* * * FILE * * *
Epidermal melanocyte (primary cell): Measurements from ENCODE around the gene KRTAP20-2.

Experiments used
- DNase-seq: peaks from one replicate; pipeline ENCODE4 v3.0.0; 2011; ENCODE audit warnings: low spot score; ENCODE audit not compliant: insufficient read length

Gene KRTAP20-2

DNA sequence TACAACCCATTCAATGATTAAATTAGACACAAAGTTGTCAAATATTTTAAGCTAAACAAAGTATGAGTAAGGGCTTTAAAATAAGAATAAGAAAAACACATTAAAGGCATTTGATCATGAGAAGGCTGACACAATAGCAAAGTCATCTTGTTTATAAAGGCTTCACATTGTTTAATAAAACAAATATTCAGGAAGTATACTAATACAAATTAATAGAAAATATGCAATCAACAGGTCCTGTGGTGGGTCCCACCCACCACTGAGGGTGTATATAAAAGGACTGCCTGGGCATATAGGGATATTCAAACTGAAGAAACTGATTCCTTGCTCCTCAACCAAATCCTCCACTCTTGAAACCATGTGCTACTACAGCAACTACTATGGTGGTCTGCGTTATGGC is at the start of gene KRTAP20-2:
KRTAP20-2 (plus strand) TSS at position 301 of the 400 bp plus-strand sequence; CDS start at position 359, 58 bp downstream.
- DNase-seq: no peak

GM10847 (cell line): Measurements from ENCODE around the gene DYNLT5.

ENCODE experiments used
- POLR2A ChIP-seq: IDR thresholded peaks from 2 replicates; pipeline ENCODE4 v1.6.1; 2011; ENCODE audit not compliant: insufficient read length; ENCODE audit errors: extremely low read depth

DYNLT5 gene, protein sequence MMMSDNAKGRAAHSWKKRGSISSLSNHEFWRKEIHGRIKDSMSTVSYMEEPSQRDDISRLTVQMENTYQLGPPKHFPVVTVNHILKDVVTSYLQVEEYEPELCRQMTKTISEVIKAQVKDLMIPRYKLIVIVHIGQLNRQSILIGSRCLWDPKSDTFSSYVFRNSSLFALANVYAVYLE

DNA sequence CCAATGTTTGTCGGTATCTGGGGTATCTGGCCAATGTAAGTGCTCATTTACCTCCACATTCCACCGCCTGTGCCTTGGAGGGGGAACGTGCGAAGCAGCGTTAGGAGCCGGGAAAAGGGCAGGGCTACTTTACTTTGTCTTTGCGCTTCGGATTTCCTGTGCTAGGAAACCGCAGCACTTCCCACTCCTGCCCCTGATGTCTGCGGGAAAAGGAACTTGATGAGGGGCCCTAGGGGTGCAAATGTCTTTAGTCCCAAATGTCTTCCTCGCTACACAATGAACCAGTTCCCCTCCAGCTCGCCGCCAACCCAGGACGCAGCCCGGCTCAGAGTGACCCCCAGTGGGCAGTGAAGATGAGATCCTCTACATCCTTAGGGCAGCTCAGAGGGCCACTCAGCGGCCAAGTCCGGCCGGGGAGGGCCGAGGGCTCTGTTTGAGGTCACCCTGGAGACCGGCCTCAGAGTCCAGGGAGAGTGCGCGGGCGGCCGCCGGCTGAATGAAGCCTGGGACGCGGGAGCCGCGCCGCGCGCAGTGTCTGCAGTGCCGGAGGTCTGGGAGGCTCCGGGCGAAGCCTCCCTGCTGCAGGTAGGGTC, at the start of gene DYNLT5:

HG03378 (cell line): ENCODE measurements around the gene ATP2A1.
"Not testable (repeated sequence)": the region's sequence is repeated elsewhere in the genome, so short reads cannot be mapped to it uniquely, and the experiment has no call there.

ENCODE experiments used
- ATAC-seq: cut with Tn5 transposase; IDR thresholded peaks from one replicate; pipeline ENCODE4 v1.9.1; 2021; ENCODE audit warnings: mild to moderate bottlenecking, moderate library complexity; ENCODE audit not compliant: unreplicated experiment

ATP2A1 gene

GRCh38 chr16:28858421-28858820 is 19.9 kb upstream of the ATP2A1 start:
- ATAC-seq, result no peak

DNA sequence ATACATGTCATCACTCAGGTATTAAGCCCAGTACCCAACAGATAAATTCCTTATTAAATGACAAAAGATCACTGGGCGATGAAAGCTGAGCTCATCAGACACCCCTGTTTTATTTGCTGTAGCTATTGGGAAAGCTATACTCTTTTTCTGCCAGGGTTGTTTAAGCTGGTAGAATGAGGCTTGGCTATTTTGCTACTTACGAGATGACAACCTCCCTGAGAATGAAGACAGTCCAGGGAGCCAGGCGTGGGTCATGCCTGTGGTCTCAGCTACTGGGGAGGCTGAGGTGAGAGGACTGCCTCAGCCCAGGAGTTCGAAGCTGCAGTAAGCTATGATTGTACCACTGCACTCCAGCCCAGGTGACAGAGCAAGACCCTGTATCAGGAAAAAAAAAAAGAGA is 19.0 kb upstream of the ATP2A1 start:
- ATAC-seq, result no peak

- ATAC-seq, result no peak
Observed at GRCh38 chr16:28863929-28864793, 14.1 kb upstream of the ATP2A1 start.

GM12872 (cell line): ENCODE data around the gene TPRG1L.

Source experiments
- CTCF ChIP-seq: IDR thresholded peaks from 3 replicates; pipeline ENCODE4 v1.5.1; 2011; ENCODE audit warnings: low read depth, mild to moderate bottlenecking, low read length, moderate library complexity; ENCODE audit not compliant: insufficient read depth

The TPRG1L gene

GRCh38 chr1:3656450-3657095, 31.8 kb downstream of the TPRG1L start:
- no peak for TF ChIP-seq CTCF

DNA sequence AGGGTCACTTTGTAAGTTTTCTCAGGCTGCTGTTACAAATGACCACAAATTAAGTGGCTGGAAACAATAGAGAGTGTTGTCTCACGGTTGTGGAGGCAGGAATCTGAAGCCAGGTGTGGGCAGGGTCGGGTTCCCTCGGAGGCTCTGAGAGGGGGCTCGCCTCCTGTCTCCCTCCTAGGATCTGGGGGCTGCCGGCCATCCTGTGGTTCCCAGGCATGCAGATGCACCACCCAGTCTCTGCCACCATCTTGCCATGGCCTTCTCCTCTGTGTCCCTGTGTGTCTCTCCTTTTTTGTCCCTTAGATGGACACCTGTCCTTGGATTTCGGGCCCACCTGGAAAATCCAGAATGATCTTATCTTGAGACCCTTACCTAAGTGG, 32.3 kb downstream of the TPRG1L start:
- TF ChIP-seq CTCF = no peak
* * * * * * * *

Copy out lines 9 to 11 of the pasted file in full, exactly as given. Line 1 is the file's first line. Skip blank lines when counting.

ENCODE experiments used
- POLR2A ChIP-seq: IDR thresholded peaks from 2 replicates; pipeline ENCODE4 v1.6.1; 2011; ENCODE audit not compliant: insufficient read length; ENCODE audit errors: extremely low read depth

DYNLT5 gene, protein sequence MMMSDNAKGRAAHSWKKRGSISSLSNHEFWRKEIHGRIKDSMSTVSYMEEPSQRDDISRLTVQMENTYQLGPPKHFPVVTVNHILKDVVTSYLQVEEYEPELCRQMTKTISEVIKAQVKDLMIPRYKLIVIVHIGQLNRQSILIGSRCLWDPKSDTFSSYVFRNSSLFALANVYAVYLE